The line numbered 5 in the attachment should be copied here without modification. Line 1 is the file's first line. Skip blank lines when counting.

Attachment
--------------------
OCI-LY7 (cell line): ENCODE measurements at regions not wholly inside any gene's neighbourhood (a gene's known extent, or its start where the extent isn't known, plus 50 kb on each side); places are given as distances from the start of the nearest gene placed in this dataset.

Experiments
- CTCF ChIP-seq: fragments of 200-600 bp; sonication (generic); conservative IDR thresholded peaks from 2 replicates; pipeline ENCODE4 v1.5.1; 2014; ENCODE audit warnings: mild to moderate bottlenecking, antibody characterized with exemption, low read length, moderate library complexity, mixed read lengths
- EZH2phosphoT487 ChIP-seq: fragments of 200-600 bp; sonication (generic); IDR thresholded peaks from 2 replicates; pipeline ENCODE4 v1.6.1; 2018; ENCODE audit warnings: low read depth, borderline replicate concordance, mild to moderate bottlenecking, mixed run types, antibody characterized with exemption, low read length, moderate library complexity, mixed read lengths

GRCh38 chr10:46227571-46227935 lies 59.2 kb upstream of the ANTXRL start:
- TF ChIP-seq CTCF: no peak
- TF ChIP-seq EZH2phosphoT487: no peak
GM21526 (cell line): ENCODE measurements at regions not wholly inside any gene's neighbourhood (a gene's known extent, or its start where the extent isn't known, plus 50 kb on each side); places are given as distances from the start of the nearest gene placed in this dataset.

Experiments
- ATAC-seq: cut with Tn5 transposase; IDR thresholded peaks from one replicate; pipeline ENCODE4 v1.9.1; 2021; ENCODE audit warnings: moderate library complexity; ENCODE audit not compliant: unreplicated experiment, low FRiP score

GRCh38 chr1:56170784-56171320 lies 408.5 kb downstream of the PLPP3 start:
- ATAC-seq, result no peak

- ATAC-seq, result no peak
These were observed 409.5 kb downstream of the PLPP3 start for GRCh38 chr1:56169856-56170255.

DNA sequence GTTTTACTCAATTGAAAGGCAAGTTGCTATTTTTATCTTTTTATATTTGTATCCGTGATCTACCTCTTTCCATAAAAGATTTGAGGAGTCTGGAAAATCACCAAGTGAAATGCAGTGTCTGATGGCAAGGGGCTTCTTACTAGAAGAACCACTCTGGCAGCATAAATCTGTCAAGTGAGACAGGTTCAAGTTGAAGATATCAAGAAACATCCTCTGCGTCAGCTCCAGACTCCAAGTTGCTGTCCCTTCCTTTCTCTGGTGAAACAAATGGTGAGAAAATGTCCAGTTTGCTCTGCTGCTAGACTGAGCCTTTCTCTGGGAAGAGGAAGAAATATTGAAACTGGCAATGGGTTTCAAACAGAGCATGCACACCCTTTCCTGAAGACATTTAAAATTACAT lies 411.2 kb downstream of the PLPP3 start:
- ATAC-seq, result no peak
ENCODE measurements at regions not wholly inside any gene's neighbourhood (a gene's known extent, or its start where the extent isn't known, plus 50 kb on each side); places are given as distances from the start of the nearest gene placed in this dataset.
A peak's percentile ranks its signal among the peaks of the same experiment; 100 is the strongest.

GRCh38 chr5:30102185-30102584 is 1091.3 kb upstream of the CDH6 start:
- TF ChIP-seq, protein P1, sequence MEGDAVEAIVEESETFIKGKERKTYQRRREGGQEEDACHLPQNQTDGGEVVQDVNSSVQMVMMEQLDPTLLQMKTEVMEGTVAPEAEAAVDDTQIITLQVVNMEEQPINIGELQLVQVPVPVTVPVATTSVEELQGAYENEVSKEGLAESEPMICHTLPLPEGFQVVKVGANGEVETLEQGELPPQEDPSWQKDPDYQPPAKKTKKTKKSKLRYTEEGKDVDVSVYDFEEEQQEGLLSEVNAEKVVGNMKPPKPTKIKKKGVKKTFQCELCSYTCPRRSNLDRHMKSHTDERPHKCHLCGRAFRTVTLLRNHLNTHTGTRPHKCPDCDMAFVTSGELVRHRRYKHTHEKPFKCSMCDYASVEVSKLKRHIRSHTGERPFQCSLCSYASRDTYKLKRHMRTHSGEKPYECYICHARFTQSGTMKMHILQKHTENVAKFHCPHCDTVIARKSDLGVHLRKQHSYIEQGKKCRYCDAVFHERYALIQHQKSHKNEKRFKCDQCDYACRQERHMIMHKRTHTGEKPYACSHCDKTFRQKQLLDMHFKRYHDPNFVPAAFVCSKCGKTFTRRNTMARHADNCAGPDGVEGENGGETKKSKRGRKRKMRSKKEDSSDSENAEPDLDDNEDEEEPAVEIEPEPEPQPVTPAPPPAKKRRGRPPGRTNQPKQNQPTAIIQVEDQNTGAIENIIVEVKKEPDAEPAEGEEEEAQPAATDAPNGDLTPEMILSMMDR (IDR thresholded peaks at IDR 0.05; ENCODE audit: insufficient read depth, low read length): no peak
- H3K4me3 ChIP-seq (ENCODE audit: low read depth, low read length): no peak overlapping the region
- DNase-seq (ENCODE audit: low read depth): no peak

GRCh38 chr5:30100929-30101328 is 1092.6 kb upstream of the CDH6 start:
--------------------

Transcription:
GRCh38 chr10:46227571-46227935 lies 59.2 kb upstream of the ANTXRL start: